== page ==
Police Chief Resigns, Protests Break Out After Police Kill Black Man In Atlanta
LULU GARCIA-NAVARRO, HOST:
We begin in Atlanta, where protests erupted last night after police killed a black man outside a fast-food restaurant. The Wendy's where Rayshard Brooks was shot was set on fire, and protesters blocked a major interstate nearby. And the city's police chief has now stepped down in the wake of that. One of the white officers involved has been fired, and the other one has been placed on administrative leave. Lily Oppenheimer from member station WABE has been following this story for us, and she joins us now. Good morning.
LILY OPPENHEIMER, BYLINE: Good morning, Lulu.
GARCIA-NAVARRO: So this all started Friday night with the shooting of Rayshard Brooks. Tell us what happened. What do we know?
OPPENHEIMER: So the Georgia Bureau of Investigation is still saying, similar to what they said yesterday, Rayshard Brooks was parked in a Wendy's drive-through, asleep. Atlanta police were called. Police showed up and did a sobriety test on him, tried to take him into custody when he failed that. The controversy there is that he wasn't actually driving the car when they saw him in the drive-through. So we can see from different surveillance camera footage, police body cams and bystander videos from the incident. There's a lot of angles from this encounter.
You know, you can see Brooks struggling with officers in witness footage and then taking one of the tasers away from the officer and running. At one point, as he's running away, he turns around, and you see in Wendy's surveillance footage, that he points the taser at the officer. Georgia Bureau of Investigation says it appears that's when the officer fired the shots back. And it looks like, from videos that we're seeing, the first shot was fired when Brooks was still pointing the taser towards the officer. And the other two shots were fired as he was turned back around.
GARCIA-NAVARRO: What has been the response to this shooting? I mean, it comes, obviously, at a very sensitive time.
OPPENHEIMER: Well, yesterday, an attorney for the Brooks family held a press conference. The lawyer L. Chris Stewart said people are sick and tired of seeing cases like this. Here he is at a press conference yesterday.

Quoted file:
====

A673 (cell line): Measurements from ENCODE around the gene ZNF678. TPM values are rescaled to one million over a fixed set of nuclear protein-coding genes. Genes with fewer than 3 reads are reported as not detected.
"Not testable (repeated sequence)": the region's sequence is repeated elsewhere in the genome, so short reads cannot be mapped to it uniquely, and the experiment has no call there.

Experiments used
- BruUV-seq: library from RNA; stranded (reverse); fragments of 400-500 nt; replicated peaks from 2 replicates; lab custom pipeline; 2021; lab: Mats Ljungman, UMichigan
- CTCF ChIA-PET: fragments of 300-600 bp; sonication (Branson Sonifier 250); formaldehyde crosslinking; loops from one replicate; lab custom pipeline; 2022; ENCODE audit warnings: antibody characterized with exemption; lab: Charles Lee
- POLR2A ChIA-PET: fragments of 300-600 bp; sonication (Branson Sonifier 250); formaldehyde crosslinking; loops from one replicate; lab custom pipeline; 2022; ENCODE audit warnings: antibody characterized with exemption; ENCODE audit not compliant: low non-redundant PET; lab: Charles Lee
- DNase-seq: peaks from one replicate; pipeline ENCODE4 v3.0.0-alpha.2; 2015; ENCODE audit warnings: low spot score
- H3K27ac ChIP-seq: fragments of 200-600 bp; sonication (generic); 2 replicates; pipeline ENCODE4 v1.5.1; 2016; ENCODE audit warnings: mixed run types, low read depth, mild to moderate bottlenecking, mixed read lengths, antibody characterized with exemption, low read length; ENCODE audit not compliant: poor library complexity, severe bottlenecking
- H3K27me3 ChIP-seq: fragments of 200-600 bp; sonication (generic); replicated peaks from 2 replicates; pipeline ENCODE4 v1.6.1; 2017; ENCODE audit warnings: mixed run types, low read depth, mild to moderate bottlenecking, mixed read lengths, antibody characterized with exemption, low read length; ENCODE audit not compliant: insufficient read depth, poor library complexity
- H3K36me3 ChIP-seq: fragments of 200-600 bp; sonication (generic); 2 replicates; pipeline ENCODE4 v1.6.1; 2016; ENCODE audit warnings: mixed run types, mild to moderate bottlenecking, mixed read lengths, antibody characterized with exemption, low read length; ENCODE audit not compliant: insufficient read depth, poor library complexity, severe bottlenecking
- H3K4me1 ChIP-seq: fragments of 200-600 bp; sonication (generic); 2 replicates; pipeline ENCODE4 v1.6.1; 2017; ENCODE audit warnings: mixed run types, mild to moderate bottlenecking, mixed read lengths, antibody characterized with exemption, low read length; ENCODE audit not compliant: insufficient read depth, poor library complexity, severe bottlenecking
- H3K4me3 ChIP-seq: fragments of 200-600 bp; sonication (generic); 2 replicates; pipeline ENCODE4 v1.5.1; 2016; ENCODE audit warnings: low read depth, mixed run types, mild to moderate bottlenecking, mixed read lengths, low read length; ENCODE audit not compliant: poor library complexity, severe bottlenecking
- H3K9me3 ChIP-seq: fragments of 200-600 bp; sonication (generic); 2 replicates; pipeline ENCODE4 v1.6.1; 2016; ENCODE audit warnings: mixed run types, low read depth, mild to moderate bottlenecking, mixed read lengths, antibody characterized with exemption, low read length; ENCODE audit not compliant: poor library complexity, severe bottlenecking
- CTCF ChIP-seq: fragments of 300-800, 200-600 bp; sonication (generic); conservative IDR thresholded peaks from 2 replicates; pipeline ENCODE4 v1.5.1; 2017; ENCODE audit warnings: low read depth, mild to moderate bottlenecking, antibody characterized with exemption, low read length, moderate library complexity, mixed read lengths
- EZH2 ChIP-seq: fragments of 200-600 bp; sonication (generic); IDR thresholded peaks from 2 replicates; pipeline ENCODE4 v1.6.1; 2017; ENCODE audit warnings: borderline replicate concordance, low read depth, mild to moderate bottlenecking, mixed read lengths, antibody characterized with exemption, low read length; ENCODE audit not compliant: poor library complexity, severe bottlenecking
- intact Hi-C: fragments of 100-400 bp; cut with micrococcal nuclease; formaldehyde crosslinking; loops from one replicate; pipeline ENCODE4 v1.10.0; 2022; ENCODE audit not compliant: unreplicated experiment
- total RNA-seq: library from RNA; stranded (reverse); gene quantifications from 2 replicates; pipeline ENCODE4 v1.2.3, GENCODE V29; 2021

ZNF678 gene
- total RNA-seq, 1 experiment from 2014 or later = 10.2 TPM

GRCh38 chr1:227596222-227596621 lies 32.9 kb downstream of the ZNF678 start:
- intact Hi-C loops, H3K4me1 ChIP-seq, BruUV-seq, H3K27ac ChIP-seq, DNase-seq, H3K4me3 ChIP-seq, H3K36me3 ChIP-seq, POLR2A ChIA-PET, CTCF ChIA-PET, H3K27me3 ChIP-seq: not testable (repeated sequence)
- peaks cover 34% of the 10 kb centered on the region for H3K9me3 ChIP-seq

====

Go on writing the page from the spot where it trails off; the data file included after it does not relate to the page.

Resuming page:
(SOUNDBITE OF PRESS CONFERENCE)
L. CHRIS STEWART: I don't know what justice is anymore. Is it getting them arrested? Is it getting somebody fired? Is it a chief stepping down? I know that this isn't justice - what's happening in society right now.
OPPENHEIMER: So this morning, we found out that the police department has fired the officer who fired the shots and put another one on administrative leave. Mayor Keisha Lance Bottoms also held a brief press conference yesterday, announced that the city's police chief is resigning. And after that, Police Chief Erika Shields put out a statement saying she has a deep love for the city and the department, but it's time for everyone in the city to move forward.
GARCIA-NAVARRO: I understand you went to the Wendy's last night as the protest was going on. What did you see? What was going on?
OPPENHEIMER: When I arrived, it was pretty chaotic. I talked to one protester, Jonathan Likes (ph), and he said he understands why people are upset.
JONATHAN LIKES: The police need to be peaceful. That's who - don't talk about violence unless you talk about police violence. That - I'm tired of people asking me that question. Have you addressed police violence? They killed Rayshard Brooks here last night. When all this has happened, they killed another person. So if people feel anger, let's talk about how they're killing us.
OPPENHEIMER: And when police finally arrived, protesters started throwing bottles at the officers, and they responded with tear gas.
GARCIA-NAVARRO: So an ongoing tense situation there. That's Lily Oppenheimer from member station WABE in Atlanta. Thank you very much.
OPPENHEIMER: Thank you.
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